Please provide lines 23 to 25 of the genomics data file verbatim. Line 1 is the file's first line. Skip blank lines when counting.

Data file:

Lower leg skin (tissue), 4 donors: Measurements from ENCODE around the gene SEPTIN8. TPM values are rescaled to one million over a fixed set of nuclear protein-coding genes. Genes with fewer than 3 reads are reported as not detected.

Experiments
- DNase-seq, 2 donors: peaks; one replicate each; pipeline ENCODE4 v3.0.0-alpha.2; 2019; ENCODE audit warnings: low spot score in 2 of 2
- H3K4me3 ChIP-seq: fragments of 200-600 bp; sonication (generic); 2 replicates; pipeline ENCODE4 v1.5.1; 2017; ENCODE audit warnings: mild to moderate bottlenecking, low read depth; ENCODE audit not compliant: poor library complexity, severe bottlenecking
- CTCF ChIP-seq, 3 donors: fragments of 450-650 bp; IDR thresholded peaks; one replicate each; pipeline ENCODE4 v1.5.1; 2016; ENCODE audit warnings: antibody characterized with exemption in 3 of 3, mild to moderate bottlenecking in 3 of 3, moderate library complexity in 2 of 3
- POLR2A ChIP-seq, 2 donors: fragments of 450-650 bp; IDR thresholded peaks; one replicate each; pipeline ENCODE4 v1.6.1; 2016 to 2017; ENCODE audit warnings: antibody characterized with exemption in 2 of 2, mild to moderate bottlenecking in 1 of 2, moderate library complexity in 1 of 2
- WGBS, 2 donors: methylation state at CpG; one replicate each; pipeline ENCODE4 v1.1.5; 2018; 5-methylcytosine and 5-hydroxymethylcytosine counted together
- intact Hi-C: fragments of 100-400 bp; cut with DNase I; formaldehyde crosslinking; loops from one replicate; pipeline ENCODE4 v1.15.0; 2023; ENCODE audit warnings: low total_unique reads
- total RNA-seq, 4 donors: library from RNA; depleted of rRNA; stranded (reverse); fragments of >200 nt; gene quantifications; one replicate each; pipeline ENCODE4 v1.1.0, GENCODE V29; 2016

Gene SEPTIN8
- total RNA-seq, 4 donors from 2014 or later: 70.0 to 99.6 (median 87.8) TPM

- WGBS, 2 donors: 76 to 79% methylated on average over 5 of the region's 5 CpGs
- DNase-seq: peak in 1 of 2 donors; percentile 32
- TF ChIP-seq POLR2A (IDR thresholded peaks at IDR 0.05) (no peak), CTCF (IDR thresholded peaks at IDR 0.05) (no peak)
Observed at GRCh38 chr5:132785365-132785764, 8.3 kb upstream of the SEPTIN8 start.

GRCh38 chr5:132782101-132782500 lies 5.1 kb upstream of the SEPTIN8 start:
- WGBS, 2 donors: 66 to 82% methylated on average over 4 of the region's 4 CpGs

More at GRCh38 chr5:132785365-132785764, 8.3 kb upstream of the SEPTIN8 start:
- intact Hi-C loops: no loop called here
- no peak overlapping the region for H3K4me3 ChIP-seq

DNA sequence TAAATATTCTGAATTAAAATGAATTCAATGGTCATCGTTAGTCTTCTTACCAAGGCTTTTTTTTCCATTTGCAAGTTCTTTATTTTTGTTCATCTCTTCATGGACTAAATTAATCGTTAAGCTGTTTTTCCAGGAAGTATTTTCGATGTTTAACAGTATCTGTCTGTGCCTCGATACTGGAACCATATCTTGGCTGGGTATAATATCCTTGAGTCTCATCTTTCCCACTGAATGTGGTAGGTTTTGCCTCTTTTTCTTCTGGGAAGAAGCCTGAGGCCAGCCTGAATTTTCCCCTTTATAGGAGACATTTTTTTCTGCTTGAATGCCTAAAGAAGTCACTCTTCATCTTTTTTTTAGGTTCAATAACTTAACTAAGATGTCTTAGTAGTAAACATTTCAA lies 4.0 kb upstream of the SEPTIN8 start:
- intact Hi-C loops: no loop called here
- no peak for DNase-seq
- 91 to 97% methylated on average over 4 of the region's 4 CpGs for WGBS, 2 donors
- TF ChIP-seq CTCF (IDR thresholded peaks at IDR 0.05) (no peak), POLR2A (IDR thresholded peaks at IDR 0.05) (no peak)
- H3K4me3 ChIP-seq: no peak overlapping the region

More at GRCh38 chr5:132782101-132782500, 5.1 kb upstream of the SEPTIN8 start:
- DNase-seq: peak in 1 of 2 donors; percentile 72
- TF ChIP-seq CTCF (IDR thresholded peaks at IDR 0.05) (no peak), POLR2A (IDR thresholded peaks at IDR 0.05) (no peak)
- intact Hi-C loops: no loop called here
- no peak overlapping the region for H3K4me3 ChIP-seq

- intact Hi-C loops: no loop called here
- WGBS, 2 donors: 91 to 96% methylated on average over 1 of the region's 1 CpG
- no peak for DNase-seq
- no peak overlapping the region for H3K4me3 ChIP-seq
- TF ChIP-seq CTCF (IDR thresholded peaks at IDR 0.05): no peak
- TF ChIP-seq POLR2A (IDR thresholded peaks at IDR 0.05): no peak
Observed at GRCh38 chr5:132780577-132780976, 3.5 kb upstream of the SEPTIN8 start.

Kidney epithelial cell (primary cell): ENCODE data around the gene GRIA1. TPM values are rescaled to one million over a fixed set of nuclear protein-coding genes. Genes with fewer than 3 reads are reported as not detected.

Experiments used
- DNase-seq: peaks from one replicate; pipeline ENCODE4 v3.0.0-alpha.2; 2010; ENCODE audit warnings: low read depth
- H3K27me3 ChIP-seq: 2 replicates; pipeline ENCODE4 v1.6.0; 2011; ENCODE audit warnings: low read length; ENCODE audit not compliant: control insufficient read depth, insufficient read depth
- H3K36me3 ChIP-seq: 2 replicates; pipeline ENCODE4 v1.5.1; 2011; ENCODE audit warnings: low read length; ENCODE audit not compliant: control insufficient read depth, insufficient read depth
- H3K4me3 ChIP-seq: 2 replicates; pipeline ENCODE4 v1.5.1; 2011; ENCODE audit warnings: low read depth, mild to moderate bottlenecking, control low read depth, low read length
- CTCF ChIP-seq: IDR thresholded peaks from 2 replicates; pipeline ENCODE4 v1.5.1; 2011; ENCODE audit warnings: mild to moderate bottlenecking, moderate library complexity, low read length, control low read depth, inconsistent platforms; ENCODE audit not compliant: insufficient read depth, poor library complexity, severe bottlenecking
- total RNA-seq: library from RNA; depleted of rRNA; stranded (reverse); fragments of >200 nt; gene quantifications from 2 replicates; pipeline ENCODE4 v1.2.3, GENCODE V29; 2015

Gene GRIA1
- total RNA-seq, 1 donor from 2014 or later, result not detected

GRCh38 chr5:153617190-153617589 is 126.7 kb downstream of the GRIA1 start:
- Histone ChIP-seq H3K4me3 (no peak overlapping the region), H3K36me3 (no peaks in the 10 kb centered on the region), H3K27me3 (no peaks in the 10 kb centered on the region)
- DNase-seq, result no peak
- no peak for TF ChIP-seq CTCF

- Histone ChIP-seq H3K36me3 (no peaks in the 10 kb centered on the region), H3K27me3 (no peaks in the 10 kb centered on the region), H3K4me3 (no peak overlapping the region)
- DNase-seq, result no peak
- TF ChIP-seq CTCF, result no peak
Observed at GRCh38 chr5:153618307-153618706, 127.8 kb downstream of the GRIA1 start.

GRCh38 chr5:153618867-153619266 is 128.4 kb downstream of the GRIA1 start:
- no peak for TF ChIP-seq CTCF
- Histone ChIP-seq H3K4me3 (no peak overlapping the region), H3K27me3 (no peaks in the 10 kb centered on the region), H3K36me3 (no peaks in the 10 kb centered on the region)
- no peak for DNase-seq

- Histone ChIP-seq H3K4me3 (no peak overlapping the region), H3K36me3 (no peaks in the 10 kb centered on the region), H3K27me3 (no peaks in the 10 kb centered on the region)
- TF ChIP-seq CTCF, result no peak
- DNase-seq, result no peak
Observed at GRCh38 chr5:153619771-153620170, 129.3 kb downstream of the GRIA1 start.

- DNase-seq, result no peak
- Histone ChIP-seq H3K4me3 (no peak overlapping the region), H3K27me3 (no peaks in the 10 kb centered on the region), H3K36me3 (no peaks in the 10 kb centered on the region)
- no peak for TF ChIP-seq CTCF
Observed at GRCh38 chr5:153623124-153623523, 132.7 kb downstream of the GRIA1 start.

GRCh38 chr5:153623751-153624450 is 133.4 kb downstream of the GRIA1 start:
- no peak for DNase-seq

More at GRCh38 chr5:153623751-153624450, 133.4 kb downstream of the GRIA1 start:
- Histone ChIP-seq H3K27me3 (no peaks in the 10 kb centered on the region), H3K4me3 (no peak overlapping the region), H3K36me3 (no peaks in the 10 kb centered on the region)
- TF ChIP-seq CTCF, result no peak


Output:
- no peak for DNase-seq
- 91 to 97% methylated on average over 4 of the region's 4 CpGs for WGBS, 2 donors
- TF ChIP-seq CTCF (IDR thresholded peaks at IDR 0.05) (no peak), POLR2A (IDR thresholded peaks at IDR 0.05) (no peak)